Posts Tagged ‘sumatran elephant’

Bali Day 2: Sunday, August 6, 2017

Elephant hug

David Black hugging a rare sumatran elephant at the elephant safari park near Desa Taro, Bali, Indonesia.

On my second day in Bali, Indonesia I took the opportunity to hire a driver and tour guide (Gusti) to show me some parts of the island that are a bit off the beaten tourist path. We started in Ubud, and  after our ride through the rice fields, past temples and small towns, the rain finally let up and the clouds broke up. By the time we reached the Elephant Safari Park near the village of Desa Taro, the weather was nice and cooler now that we were higher up the mountain.

Rajah elephant

A sculpture of a Rajah riding an Indian elephant.

The Elephant Safari Park was established in 2010 as a preserve for endangered Sumatran elephants. A sub-species of the Asian elephant, about 80% of the population has been destroyed over only three generations (75 years) due to poaching and habitat loss or fragmentation. Almost 70% of the large areas of forest on Sumatra have been broken up for farming and the remaining pieces are too small to support viable wild elephant populations. Much of the poaching has been because the wild elephants trample crops, and bull elephants in heat are extremely dangerous. There have been many deaths of humans, too. In 1985, as many as 4800 elephants ranged through eight provinces in 44 populations. By 2003, 23 of those populations had disappeared or were no longer viable. Now, only 2400-2800 elephants remain in about 25 fragmented groups not including camps and zoos.

Elephant safari park

Riding elephants in the Elephant Safari Park. Paying to ride them helps to keep them fed (they eat 250 kg of food each day) and provides them with needed exercise. Four baby elephants have been successfully bred here in the seven years the park has been open.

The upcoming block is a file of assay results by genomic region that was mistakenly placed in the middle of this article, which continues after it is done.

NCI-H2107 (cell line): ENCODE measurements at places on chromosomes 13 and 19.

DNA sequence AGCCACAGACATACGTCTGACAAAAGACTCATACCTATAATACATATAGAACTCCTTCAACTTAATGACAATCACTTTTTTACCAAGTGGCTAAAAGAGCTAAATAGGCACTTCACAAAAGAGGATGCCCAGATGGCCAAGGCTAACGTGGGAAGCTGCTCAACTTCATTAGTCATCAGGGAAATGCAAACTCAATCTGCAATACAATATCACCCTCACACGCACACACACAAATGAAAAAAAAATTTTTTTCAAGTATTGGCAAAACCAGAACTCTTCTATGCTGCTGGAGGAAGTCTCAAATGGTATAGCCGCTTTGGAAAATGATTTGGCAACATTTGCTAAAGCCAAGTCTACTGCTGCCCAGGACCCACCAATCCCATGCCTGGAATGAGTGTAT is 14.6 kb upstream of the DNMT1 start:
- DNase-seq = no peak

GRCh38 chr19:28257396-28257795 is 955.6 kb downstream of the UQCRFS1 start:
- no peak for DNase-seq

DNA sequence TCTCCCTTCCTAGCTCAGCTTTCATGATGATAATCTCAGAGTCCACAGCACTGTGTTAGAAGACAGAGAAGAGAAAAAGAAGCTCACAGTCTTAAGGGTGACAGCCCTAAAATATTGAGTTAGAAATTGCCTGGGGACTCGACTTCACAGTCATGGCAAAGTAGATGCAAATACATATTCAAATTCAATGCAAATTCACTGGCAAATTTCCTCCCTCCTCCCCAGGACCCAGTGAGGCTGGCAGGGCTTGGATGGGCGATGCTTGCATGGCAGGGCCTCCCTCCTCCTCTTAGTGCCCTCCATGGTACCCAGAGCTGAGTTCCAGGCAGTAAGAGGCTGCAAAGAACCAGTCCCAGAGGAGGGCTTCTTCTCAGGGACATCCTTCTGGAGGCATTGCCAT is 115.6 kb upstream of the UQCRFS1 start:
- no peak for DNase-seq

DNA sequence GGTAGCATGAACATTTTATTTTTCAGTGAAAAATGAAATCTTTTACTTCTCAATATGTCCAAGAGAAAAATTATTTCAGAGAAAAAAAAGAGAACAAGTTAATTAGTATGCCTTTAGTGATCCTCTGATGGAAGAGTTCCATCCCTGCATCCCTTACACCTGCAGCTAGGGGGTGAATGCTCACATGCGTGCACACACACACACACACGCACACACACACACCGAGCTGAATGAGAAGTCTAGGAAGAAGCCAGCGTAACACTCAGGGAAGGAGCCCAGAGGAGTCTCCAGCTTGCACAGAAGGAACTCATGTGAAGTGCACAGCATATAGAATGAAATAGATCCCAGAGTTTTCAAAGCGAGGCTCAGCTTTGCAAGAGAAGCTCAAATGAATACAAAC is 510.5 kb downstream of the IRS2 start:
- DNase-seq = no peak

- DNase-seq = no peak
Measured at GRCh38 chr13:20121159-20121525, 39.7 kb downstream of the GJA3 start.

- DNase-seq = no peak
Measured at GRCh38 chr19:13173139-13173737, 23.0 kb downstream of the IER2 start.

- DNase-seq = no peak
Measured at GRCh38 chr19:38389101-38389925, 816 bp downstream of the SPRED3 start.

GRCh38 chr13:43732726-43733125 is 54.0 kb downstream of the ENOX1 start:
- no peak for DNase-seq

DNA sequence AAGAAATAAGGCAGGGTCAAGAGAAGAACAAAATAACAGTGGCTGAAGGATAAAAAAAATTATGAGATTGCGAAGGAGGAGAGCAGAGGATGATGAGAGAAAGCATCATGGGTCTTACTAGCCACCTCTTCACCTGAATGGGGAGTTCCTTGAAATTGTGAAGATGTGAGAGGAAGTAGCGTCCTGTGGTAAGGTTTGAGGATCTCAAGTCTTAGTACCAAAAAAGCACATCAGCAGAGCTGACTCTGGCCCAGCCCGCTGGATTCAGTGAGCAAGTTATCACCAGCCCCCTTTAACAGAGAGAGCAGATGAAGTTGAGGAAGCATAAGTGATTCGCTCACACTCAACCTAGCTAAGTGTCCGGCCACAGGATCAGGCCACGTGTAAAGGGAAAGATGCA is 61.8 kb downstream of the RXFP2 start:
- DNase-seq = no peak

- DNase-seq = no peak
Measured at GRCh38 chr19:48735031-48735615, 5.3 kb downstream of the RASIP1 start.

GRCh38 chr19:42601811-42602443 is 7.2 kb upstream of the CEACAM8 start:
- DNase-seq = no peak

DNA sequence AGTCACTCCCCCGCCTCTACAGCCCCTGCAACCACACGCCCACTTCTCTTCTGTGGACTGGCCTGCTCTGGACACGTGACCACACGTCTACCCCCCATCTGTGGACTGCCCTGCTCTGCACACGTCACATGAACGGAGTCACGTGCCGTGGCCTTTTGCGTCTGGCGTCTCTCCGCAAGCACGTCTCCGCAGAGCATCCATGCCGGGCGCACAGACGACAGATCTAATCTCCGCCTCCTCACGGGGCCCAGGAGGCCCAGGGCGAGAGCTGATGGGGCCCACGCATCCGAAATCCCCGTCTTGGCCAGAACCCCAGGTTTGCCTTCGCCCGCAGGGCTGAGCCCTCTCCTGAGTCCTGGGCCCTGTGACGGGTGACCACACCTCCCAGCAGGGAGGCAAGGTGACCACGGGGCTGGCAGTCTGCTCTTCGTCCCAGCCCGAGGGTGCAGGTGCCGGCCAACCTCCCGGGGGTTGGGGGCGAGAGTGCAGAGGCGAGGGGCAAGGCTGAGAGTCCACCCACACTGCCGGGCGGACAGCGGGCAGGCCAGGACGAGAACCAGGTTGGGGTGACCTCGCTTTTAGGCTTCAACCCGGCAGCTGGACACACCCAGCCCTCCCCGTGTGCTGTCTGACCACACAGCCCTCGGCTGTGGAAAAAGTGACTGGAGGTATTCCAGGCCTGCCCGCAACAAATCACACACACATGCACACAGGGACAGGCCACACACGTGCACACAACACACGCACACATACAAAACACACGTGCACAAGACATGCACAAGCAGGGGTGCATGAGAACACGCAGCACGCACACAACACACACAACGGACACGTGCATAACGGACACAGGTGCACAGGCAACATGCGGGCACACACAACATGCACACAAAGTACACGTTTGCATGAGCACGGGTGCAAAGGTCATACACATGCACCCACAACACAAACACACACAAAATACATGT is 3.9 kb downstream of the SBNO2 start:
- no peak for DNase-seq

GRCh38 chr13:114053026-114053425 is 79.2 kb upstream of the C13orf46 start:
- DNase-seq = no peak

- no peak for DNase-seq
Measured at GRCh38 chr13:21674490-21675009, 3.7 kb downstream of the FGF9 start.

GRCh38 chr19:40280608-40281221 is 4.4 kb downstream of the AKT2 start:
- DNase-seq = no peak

The Safari Park holds 31 Sumatran elephants: 7 males and 24 females. Four of these are children and were born here, the youngest is about four years old. These elephants have been rescued from captivity or distress elsewhere and are treated with great care here and a island of preservation. It is also designed to be a sustainable preserve, and to this end the elephants interact with humans through having visitors feed them fruit and bamboo, watch them put on acts, wash them down, or even ride them. I had chosen this tour specifically to have the experience of riding an elephant, and especially to help support the feeding and care of the elephants.

Feeding elephant

Elephants eat many plants, including bamboo. They love fruit. I am feeding bamboo to a young elephant here, and was surprised at how dextrous the trunk is – it stored several pieces in its trunk before eating them.

Sumatran elephants require 250 kg of food per day, which is quite costly. The visitor attractions pay for these expenses. I know it sounds strange (and several of the other teachers had a strong negative reaction when I told them I was going to do this) to be riding around on a critically endangered species. But what an opportunity! And at least my money is helping to preserve the species. Asian elephants have had a long relationship of working with humans. Perhaps they have been mistreated and exploited in the past, but I could see that these elephants are well cared for.


Loading the elephants

The drivers sit behind the elephant’s neck, while the riders sit on chairs attached to the elephants’ backs. They come in to the feeding area and riders climb on and off at the level of the elephants’ backs. In the enclosure behind, I saw several elephants do a show – I took lots of video but no still photos.